First, the LAWS OF THE UNIVERSE. Two such finely tuned laws are:
- The law of gravity that acts on all matter. Without gravity, stars would break apart and we would have no long-term energy to sustain life.
- The strong nuclear force. Without this, the protons in the nucleus of an atom would repel each other and our universe would be made up of nothing more than hydrogen.
- We know that the gravitational constant, which is the value of how much masses will be attracted to one another could sit in a range anywhere within 1x 1040 power, or 1 followed by 40 zeros. But if the force of gravity was increased by one part in a billion, billion, billion, billion, advanced life would be crushed according to Cambridge Royal Society Research professor Martin Rees.
- Barrow & Tipler, in their landmark book The Anthropic Cosmological Principle, note that if Einstein's cosmological constant varied in either direction by as little as 1 x 10120, (which is a fraction so small that it would take more zeros to write than there are atoms in the universe) If this were to be changed by even that amount, the universe would expand too fast for galaxies & stars to form.
Taking all this into account, John Leslie remarks, "Clues heaped upon clues can constitute weighty evidence, despite doubts about each element in the pile."
Does the Multiverse Solve this Problem?Carrier claims that the multiverse hypothesis solves the problem of an exquisitely fine-tuned universe poised just right for advanced life to develop. He claims by simply having an infinite number of universes being created, there is bound to be one that would have the conditions we see, and naturally we are here because we happen to live in that universe. But I see at least three problems with this assumption:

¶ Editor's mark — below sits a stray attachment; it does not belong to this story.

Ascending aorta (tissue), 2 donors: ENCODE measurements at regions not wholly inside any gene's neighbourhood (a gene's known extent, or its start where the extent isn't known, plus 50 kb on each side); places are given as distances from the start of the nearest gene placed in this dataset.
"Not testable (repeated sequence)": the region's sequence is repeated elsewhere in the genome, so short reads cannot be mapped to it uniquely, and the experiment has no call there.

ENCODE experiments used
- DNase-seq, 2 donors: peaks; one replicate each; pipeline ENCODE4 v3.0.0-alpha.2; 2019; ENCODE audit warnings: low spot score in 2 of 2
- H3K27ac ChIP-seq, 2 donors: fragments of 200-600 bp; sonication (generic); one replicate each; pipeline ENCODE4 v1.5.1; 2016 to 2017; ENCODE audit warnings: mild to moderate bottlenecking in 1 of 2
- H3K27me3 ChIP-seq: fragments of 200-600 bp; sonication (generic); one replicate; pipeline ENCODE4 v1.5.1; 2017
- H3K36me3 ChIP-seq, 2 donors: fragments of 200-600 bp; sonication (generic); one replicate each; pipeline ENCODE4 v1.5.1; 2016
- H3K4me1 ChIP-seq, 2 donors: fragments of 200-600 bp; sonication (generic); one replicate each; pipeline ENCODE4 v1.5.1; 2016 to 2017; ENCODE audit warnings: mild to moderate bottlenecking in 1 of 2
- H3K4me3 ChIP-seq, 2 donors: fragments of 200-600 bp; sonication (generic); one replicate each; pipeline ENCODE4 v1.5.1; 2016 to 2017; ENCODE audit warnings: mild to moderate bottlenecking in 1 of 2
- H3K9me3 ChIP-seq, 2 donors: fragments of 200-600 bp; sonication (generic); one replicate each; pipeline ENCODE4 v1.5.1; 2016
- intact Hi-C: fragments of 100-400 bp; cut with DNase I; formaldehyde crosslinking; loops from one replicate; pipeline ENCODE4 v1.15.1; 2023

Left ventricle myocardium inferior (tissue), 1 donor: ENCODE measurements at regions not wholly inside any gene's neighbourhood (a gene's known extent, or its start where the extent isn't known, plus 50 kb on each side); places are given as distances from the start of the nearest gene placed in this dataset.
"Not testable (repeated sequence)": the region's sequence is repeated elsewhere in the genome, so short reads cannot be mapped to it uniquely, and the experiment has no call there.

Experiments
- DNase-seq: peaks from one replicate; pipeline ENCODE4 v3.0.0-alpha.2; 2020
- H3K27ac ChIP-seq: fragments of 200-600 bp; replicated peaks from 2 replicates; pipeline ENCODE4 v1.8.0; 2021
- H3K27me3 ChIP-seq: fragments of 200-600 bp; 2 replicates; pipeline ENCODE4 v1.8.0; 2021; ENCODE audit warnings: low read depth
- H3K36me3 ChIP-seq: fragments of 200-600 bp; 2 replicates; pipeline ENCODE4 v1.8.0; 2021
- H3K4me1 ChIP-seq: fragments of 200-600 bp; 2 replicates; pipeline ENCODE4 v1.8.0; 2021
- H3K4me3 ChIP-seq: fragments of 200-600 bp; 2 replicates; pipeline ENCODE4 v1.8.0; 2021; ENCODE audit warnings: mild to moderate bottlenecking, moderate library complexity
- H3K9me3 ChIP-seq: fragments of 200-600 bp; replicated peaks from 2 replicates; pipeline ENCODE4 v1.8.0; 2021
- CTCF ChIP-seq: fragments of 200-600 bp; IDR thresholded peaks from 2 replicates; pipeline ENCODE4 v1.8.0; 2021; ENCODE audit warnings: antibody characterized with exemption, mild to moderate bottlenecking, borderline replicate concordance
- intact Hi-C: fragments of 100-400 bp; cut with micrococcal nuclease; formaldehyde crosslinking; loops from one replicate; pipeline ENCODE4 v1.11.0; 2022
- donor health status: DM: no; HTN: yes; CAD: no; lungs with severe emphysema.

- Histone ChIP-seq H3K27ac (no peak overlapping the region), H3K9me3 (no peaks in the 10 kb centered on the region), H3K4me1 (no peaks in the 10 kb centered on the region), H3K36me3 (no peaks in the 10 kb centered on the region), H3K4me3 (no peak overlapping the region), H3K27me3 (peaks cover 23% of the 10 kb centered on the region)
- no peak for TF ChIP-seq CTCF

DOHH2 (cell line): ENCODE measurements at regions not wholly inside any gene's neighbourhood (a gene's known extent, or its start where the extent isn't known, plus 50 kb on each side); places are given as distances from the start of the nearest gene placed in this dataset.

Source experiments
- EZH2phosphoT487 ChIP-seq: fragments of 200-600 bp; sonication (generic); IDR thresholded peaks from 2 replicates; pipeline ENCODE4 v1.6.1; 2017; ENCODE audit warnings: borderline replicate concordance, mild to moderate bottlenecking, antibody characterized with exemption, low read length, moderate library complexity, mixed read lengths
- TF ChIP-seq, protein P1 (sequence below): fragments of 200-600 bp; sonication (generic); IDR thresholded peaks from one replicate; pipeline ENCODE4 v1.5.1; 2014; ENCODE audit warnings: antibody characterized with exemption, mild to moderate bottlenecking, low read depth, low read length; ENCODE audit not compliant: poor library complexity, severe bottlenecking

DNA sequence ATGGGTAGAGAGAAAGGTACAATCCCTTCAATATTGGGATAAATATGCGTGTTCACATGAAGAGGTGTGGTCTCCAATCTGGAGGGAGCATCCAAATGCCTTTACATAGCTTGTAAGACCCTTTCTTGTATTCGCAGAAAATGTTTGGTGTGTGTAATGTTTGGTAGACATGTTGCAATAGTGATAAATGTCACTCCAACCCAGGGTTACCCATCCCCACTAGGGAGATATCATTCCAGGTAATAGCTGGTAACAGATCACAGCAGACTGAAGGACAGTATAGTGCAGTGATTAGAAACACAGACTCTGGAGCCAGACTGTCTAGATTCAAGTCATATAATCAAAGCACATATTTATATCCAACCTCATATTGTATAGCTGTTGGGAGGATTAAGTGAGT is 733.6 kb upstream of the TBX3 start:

The Many Worlds Hypothesis is SpeculatoryThe idea of an infinite number of universes having every conceivable construction of laws is sheer speculation. There simply is no observable data to back this up. In fact, there cannot be any observable data since we would never be able to observe anything outside our own universe. If we can see it, measure it, or in some other way capture data, we know it's in this universe.
The Many-Universe Making Machine Would Then Need to be Designed.If an infinite number of universes that are all divergent are somehow being generated continually, we've simply pushed the problem back a notch. What is this thing, this mechanism that is a universe-generating machine? How come it functions so well at generating universes that it never stops? How does it get all the right components to make a self-sustaining universe together and spit out a finished product? If it is a mind, then it s still evidence for God. If it is material, then the machine must itself have been created somehow, which means we're back to the same question.
Even with Multiple Universes, Our Universe is SpecialEVEN IF multiple universe creation in chaotic/eternal inflation is true, it coupled with our observation that the cosmological constant is non-zero would seem to suggest that our universe would appear to be the first one ever to appear. In their paper "Disturbing Implications of a Cosmological Constant" physicists at MIT and Stanford (Lisa Dyson, Matthew Kleban, Leonard Susskind) show that given the factors necessary for life and the low initial entropy conditions, either there is no real cosmological constant or "an unknown agent intervened in the evolution, and for reasons of its own restarted the universe in the state of low entropy characterizing inflation." 
References Rees, Martin. Just Six Numbers: The Deep Forces that Shape the Universe (New York: Basic Books, 2000) 30.
 Collins, Robin. "A Recent Fine-Tuning Argument." The Philosophy of Religion Reader. Ed. Meister Chad. New York: Routledge, 2008.
 L. Dysona,b, M. Klebana, L. Susskinda, "Disturbing Implications of a Cosmological Constant" Journal of High Energy Physics 0210:011,2002. Revised 14 Nov 2002
Available online at http://arxiv.org/pdf/hep-th/0208013.pdf